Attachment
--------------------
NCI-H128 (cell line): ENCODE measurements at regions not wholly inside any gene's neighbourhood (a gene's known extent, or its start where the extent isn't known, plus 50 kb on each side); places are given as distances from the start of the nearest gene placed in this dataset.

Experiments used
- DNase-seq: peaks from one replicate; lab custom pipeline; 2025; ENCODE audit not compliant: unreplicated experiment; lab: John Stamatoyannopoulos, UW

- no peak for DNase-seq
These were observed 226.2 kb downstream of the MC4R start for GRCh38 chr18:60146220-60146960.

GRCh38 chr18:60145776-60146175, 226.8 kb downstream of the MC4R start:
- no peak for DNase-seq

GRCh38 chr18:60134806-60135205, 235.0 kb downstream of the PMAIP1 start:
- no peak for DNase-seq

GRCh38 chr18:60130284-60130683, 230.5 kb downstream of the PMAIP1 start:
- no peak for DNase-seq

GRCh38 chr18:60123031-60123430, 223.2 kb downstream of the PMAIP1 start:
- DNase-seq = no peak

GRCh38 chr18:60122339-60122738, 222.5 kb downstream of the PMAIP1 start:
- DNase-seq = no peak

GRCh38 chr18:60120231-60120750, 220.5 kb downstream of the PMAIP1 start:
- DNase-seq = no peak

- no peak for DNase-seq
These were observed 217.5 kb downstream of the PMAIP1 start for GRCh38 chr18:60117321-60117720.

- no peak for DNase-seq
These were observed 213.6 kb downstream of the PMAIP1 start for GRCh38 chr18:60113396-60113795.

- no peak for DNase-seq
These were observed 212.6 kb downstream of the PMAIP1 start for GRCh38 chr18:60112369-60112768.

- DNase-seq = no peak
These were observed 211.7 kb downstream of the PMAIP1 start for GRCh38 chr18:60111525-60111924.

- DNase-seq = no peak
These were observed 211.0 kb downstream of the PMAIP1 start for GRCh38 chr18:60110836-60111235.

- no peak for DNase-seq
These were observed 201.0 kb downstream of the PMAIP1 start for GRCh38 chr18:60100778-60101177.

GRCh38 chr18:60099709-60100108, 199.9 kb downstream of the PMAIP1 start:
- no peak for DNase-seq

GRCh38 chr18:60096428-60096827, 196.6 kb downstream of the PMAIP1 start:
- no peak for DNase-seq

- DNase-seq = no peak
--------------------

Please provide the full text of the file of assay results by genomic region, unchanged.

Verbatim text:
NCI-H128 (cell line): ENCODE measurements at regions not wholly inside any gene's neighbourhood (a gene's known extent, or its start where the extent isn't known, plus 50 kb on each side); places are given as distances from the start of the nearest gene placed in this dataset.

Experiments used
- DNase-seq: peaks from one replicate; lab custom pipeline; 2025; ENCODE audit not compliant: unreplicated experiment; lab: John Stamatoyannopoulos, UW

- no peak for DNase-seq
These were observed 226.2 kb downstream of the MC4R start for GRCh38 chr18:60146220-60146960.

GRCh38 chr18:60145776-60146175, 226.8 kb downstream of the MC4R start:
- no peak for DNase-seq

GRCh38 chr18:60134806-60135205, 235.0 kb downstream of the PMAIP1 start:
- no peak for DNase-seq

GRCh38 chr18:60130284-60130683, 230.5 kb downstream of the PMAIP1 start:
- no peak for DNase-seq

GRCh38 chr18:60123031-60123430, 223.2 kb downstream of the PMAIP1 start:
- DNase-seq = no peak

GRCh38 chr18:60122339-60122738, 222.5 kb downstream of the PMAIP1 start:
- DNase-seq = no peak

GRCh38 chr18:60120231-60120750, 220.5 kb downstream of the PMAIP1 start:
- DNase-seq = no peak

- no peak for DNase-seq
These were observed 217.5 kb downstream of the PMAIP1 start for GRCh38 chr18:60117321-60117720.

- no peak for DNase-seq
These were observed 213.6 kb downstream of the PMAIP1 start for GRCh38 chr18:60113396-60113795.

- no peak for DNase-seq
These were observed 212.6 kb downstream of the PMAIP1 start for GRCh38 chr18:60112369-60112768.

- DNase-seq = no peak
These were observed 211.7 kb downstream of the PMAIP1 start for GRCh38 chr18:60111525-60111924.

- DNase-seq = no peak
These were observed 211.0 kb downstream of the PMAIP1 start for GRCh38 chr18:60110836-60111235.

- no peak for DNase-seq
These were observed 201.0 kb downstream of the PMAIP1 start for GRCh38 chr18:60100778-60101177.

GRCh38 chr18:60099709-60100108, 199.9 kb downstream of the PMAIP1 start:
- no peak for DNase-seq

GRCh38 chr18:60096428-60096827, 196.6 kb downstream of the PMAIP1 start:
- no peak for DNase-seq

- DNase-seq = no peak